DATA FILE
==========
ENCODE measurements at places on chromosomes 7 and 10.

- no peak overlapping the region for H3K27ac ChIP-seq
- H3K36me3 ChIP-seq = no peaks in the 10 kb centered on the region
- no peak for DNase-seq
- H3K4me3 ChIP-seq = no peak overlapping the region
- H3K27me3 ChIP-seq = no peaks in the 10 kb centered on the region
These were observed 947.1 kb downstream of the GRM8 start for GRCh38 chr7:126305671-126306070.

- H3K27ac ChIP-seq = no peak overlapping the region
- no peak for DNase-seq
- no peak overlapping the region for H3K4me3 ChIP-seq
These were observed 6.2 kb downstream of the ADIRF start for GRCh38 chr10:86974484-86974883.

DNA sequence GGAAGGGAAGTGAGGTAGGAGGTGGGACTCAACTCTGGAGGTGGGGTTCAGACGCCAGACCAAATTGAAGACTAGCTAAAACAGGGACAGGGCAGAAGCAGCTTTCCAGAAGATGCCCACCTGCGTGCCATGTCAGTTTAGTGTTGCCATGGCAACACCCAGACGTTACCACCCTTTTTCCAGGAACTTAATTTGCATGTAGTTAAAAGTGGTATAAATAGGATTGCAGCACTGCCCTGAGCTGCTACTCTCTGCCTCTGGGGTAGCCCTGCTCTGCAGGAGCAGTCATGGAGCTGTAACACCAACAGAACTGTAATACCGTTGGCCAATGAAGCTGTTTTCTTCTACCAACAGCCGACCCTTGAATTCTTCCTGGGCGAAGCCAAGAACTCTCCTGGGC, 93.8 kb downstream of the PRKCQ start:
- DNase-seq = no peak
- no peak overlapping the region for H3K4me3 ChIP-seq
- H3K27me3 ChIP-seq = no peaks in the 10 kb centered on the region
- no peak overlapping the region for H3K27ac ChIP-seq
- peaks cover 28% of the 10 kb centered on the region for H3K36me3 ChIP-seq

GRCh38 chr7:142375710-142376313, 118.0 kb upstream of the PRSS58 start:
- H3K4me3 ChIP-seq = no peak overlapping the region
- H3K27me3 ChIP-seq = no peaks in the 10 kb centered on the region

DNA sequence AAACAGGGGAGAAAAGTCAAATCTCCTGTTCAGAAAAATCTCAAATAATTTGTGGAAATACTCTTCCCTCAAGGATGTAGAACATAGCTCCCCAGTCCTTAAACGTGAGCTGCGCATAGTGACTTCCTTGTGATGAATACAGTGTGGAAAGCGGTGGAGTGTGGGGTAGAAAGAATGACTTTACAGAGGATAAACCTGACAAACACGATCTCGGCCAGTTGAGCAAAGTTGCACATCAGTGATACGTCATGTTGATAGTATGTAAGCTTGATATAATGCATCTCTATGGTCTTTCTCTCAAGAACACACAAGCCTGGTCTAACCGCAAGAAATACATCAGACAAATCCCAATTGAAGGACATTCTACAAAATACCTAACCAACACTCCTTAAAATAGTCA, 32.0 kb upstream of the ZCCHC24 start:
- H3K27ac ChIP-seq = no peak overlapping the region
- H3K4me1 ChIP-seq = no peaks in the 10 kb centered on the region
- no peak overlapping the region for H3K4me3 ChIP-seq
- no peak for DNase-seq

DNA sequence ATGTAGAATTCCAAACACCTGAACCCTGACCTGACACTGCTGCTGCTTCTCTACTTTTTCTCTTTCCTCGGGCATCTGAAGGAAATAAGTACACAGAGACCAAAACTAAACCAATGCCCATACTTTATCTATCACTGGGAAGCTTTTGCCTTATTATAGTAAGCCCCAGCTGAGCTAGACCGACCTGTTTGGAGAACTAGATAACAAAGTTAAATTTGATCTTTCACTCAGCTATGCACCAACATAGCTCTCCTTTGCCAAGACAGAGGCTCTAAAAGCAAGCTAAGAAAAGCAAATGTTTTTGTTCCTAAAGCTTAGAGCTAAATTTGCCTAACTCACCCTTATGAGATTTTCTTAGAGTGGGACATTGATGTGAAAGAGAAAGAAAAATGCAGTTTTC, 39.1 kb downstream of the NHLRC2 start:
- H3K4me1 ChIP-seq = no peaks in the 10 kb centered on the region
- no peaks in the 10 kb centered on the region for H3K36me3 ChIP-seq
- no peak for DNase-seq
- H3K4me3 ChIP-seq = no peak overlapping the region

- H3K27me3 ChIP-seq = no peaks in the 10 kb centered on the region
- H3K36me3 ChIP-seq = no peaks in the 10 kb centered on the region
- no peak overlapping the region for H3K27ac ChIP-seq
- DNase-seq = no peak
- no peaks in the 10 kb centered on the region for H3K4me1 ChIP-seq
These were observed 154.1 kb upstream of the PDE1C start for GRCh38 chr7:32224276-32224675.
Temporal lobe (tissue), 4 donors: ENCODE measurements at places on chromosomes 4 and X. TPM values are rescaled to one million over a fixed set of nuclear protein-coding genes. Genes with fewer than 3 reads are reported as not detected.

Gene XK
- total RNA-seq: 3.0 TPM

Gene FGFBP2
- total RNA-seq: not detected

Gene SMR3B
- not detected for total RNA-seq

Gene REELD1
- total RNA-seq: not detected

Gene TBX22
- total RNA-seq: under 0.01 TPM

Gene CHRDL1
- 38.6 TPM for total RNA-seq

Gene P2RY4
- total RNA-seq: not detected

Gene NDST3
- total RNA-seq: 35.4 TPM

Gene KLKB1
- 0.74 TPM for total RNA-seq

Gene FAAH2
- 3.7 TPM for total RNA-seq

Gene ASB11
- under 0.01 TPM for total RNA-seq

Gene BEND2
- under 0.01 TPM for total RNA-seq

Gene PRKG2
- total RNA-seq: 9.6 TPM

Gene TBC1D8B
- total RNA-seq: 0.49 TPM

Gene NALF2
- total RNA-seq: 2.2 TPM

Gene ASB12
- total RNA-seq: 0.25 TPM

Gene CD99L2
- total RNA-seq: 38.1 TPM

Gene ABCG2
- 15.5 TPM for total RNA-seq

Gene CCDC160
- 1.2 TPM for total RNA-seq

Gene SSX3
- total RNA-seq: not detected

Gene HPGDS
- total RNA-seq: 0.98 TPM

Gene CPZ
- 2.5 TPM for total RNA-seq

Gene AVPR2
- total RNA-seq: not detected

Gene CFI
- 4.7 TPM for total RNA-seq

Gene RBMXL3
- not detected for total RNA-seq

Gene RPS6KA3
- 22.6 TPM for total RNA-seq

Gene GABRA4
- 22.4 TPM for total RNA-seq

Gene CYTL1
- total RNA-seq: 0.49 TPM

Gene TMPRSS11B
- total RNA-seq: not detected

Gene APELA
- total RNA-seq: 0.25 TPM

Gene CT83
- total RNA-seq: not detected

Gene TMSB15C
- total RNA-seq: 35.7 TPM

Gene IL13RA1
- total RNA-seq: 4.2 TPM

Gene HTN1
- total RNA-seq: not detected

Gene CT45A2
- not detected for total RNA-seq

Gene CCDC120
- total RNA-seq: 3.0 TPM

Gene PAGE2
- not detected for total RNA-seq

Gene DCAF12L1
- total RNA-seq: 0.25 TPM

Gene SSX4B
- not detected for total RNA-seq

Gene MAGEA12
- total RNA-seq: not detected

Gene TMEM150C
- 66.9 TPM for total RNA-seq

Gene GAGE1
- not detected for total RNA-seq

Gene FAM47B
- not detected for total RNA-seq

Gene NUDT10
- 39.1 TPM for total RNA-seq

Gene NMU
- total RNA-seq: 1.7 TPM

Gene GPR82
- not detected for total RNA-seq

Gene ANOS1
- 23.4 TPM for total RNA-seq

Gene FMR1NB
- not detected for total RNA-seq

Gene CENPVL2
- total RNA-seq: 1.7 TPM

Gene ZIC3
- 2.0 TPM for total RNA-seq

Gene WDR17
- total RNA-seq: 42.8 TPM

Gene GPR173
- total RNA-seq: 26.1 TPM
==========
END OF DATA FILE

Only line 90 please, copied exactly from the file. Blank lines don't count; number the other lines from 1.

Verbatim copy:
Gene GABRA4